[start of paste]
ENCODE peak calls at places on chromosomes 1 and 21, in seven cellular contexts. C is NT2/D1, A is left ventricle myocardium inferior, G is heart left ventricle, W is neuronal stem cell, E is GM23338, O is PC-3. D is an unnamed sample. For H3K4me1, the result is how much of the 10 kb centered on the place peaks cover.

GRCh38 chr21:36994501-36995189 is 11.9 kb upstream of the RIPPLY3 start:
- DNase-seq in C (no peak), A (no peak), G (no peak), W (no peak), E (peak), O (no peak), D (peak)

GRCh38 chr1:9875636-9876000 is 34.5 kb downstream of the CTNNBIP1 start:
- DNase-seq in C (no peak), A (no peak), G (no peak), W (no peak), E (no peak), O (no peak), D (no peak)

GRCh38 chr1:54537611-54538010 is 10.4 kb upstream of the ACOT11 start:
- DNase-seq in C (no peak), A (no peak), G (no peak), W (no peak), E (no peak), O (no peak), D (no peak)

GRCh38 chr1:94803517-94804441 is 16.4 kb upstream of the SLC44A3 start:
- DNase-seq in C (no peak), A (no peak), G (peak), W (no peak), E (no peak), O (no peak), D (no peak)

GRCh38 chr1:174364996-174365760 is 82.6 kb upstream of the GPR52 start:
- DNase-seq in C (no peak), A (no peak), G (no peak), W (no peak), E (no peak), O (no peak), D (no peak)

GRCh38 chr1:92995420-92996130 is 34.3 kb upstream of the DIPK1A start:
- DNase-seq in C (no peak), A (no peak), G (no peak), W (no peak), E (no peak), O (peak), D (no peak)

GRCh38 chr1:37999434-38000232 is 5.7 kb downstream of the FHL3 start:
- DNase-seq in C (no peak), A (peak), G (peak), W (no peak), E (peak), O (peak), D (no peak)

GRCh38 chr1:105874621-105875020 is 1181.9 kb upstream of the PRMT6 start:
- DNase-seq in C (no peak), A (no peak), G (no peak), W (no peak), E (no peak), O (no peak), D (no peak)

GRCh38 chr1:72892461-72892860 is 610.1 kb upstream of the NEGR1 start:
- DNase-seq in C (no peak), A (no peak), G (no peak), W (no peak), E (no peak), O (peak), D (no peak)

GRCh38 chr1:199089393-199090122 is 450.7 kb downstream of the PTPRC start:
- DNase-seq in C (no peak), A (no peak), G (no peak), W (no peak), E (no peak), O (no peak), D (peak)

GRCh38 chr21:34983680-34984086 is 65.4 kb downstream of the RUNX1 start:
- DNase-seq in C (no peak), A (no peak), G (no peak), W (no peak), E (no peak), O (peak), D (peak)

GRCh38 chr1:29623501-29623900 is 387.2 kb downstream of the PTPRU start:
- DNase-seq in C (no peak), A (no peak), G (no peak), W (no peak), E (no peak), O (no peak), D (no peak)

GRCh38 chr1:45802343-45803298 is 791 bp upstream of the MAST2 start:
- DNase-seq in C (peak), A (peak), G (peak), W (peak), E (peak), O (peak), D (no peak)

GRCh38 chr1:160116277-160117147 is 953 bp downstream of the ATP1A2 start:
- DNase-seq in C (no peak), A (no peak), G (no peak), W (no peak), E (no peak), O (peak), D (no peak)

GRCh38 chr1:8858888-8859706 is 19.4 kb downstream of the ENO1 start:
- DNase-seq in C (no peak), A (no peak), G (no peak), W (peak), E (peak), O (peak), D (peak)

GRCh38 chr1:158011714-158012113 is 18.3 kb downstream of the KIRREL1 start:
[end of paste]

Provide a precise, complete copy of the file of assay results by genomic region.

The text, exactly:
ENCODE peak calls at places on chromosomes 1 and 21, in seven cellular contexts. C is NT2/D1, A is left ventricle myocardium inferior, G is heart left ventricle, W is neuronal stem cell, E is GM23338, O is PC-3. D is an unnamed sample. For H3K4me1, the result is how much of the 10 kb centered on the place peaks cover.

GRCh38 chr21:36994501-36995189 is 11.9 kb upstream of the RIPPLY3 start:
- DNase-seq in C (no peak), A (no peak), G (no peak), W (no peak), E (peak), O (no peak), D (peak)

GRCh38 chr1:9875636-9876000 is 34.5 kb downstream of the CTNNBIP1 start:
- DNase-seq in C (no peak), A (no peak), G (no peak), W (no peak), E (no peak), O (no peak), D (no peak)

GRCh38 chr1:54537611-54538010 is 10.4 kb upstream of the ACOT11 start:
- DNase-seq in C (no peak), A (no peak), G (no peak), W (no peak), E (no peak), O (no peak), D (no peak)

GRCh38 chr1:94803517-94804441 is 16.4 kb upstream of the SLC44A3 start:
- DNase-seq in C (no peak), A (no peak), G (peak), W (no peak), E (no peak), O (no peak), D (no peak)

GRCh38 chr1:174364996-174365760 is 82.6 kb upstream of the GPR52 start:
- DNase-seq in C (no peak), A (no peak), G (no peak), W (no peak), E (no peak), O (no peak), D (no peak)

GRCh38 chr1:92995420-92996130 is 34.3 kb upstream of the DIPK1A start:
- DNase-seq in C (no peak), A (no peak), G (no peak), W (no peak), E (no peak), O (peak), D (no peak)

GRCh38 chr1:37999434-38000232 is 5.7 kb downstream of the FHL3 start:
- DNase-seq in C (no peak), A (peak), G (peak), W (no peak), E (peak), O (peak), D (no peak)

GRCh38 chr1:105874621-105875020 is 1181.9 kb upstream of the PRMT6 start:
- DNase-seq in C (no peak), A (no peak), G (no peak), W (no peak), E (no peak), O (no peak), D (no peak)

GRCh38 chr1:72892461-72892860 is 610.1 kb upstream of the NEGR1 start:
- DNase-seq in C (no peak), A (no peak), G (no peak), W (no peak), E (no peak), O (peak), D (no peak)

GRCh38 chr1:199089393-199090122 is 450.7 kb downstream of the PTPRC start:
- DNase-seq in C (no peak), A (no peak), G (no peak), W (no peak), E (no peak), O (no peak), D (peak)

GRCh38 chr21:34983680-34984086 is 65.4 kb downstream of the RUNX1 start:
- DNase-seq in C (no peak), A (no peak), G (no peak), W (no peak), E (no peak), O (peak), D (peak)

GRCh38 chr1:29623501-29623900 is 387.2 kb downstream of the PTPRU start:
- DNase-seq in C (no peak), A (no peak), G (no peak), W (no peak), E (no peak), O (no peak), D (no peak)

GRCh38 chr1:45802343-45803298 is 791 bp upstream of the MAST2 start:
- DNase-seq in C (peak), A (peak), G (peak), W (peak), E (peak), O (peak), D (no peak)

GRCh38 chr1:160116277-160117147 is 953 bp downstream of the ATP1A2 start:
- DNase-seq in C (no peak), A (no peak), G (no peak), W (no peak), E (no peak), O (peak), D (no peak)

GRCh38 chr1:8858888-8859706 is 19.4 kb downstream of the ENO1 start:
- DNase-seq in C (no peak), A (no peak), G (no peak), W (peak), E (peak), O (peak), D (peak)

GRCh38 chr1:158011714-158012113 is 18.3 kb downstream of the KIRREL1 start: